Q:        Was this topic raised at the recent Brussels Conference on Eritrea?

A:        Yes, the Brussels Conference discussed Eritrea’s economic, political and social crises in great detail. In fact, every speaker started with describing the appalling situation in one’s own strong terms possible. On top of the political repression and gross human rights violations in Eritrea, the economic hardship is of grave concern. Many speakers appealed for emergency relief assistance at global level both for Eritreans inside the homeland as well as those fleeting to the neighboring countries. The conference was informed that Eritrea is the second largest refugee producer, per capita, in the world with over 63,000 registered refugees who left the country in 2008 alone. One wonders what will become of Eritrea with the increasing scale of exodus of its young people fleeing from the regime and the hardship it caused them. On my part, I asked for increased attention to the thousands of young Eritrean refugees in the Horn of Africa as regards their education and skill upgrading so that this reserve force can be part of the human resources needed in re-building post-dictatorship Eritrea. This can be done by rechanneling to refugees donations that were suspended from reaching the repressive regime in Asmara. The other measure discussed at the Conference was a call for ‘smart’ sanctions that target only the regime and guarantees that humanitarian supplies reach the people inside the country.  At the end of the conference, Eritrean participants were exchanging notes with friends of Eritrea at the Conference and even aired out the idea of establishing a global NGO that would come to the support of our suffering people, including the hundreds of thousands of Eritrean refugees. Some amongst us even attempted to give a name to the future project by calling it ‘Eritrean Recovery Fund’. And why not; if we work together, we can make it happen!!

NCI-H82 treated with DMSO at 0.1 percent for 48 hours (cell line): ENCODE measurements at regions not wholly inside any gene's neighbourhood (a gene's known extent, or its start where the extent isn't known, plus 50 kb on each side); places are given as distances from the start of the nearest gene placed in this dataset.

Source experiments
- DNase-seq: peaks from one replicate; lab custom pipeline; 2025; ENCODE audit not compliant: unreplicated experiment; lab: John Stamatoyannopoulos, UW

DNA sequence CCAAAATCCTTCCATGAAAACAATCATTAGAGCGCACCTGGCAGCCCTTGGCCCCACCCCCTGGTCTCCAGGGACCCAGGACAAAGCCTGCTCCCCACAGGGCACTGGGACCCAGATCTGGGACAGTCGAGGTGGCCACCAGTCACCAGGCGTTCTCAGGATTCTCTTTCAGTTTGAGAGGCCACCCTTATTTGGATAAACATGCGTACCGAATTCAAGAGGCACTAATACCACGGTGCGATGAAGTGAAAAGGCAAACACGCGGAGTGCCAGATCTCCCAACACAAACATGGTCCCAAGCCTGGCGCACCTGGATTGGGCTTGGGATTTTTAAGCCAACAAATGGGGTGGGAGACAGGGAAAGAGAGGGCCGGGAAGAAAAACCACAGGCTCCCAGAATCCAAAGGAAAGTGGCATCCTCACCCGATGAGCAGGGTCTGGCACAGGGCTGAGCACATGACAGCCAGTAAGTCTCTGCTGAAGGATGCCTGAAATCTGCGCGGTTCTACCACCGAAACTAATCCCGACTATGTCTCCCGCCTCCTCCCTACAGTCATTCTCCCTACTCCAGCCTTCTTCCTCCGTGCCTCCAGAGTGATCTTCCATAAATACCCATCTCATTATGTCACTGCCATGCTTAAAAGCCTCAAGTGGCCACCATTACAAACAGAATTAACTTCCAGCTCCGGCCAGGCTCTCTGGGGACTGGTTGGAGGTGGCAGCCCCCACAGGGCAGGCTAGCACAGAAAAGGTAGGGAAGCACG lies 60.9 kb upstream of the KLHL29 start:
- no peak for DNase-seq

Q:        What in your opinion makes the Brussels Conference any different from other related events in the past?

A:        The Brussels Conference was indeed unique in many aspects. First, it succeeded to bring the United States and the European Union under one ceiling to listen to witnesses of the situation in Eritrea and then do something in a coordinated manner to help change it. Secondly, it came out with a recommendation no other conference on Eritrea ever dared say it. It read as follows: “The Conference made the recommendation that civil society and non-state actors should be strengthened and support of the strengthening of political parties should be provided, together with the development of a scenario for a transition towards democracy”.  This was a conference attended by seniour representatives of the US State Department and the European Commission. Yet it was able to touch an untouchable area – the supremacy of the State – and give due consideration to non-state actors like opposition political parties/organizations and civil society members as deserving the political and material support of the powers of the day – the EU and US. This is a giant step forward to the Eritrean diaspora which should now take up the challenge to realize the recommendation.

 

Q:        Any last words

A:        My last words for today should include a call to Eritreans to stop petty squabbles and organize themselves for action.